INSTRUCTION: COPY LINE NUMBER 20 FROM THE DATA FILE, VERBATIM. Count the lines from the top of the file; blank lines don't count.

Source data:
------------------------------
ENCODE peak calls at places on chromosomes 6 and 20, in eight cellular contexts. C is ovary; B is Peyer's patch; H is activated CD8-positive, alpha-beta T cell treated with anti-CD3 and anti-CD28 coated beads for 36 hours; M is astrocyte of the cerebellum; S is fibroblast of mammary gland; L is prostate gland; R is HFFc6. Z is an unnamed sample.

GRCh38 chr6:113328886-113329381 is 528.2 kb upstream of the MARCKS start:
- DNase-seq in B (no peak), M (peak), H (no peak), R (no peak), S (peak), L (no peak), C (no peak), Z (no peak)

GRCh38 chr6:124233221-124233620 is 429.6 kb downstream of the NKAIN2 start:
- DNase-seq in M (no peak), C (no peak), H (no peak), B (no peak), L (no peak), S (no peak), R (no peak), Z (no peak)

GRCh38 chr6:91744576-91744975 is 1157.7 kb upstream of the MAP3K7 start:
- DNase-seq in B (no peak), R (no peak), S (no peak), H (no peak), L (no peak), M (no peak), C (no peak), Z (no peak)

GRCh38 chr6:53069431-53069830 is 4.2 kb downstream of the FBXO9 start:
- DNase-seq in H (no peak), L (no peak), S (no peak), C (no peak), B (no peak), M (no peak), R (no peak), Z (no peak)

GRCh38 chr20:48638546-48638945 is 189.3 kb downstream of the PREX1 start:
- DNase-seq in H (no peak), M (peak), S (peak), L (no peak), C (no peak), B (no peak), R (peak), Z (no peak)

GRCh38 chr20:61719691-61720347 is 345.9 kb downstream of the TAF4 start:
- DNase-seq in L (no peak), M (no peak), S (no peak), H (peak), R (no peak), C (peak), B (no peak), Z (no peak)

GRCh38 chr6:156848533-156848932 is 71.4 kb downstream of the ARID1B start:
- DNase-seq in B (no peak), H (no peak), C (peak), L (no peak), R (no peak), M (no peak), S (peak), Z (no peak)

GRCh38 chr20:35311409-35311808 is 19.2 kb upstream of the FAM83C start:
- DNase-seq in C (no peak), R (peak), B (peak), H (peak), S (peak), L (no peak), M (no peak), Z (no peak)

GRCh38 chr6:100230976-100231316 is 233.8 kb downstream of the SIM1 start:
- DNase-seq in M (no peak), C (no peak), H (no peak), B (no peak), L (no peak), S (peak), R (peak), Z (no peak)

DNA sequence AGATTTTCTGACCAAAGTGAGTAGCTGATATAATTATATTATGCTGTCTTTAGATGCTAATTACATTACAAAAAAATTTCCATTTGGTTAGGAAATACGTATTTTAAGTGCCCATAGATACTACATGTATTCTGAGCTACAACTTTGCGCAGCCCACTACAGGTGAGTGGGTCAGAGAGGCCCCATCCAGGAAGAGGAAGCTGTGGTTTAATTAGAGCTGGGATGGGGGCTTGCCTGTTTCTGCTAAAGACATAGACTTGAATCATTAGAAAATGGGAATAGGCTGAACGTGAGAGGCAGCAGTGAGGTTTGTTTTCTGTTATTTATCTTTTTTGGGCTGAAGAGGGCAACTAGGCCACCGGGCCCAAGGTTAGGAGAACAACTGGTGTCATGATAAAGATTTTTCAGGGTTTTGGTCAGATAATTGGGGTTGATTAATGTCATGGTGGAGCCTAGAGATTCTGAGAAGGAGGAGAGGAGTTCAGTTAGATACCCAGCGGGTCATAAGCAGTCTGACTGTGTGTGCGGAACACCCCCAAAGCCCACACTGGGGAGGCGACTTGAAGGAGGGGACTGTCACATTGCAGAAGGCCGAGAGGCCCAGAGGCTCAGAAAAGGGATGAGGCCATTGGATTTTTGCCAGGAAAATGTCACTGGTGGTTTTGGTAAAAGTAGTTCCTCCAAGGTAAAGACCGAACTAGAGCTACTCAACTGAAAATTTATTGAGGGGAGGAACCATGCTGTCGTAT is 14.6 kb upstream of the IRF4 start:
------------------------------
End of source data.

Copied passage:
DNA sequence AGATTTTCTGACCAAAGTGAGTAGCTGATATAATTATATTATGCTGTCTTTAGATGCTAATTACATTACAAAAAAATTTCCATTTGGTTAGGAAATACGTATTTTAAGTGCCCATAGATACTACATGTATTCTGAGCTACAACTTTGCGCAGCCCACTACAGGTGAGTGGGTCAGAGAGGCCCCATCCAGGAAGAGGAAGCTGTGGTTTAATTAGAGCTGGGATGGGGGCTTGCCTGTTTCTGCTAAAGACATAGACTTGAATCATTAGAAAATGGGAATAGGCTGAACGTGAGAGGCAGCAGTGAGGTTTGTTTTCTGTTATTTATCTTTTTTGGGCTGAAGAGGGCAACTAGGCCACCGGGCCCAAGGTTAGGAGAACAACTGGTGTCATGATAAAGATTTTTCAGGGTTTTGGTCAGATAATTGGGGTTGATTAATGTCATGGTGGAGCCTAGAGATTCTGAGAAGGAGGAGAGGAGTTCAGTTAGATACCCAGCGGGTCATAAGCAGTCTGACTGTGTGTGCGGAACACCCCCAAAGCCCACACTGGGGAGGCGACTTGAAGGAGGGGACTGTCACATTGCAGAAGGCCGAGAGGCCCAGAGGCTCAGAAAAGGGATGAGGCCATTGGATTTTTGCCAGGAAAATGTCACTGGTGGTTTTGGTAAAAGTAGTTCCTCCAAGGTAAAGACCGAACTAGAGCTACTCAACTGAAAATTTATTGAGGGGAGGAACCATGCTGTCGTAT is 14.6 kb upstream of the IRF4 start: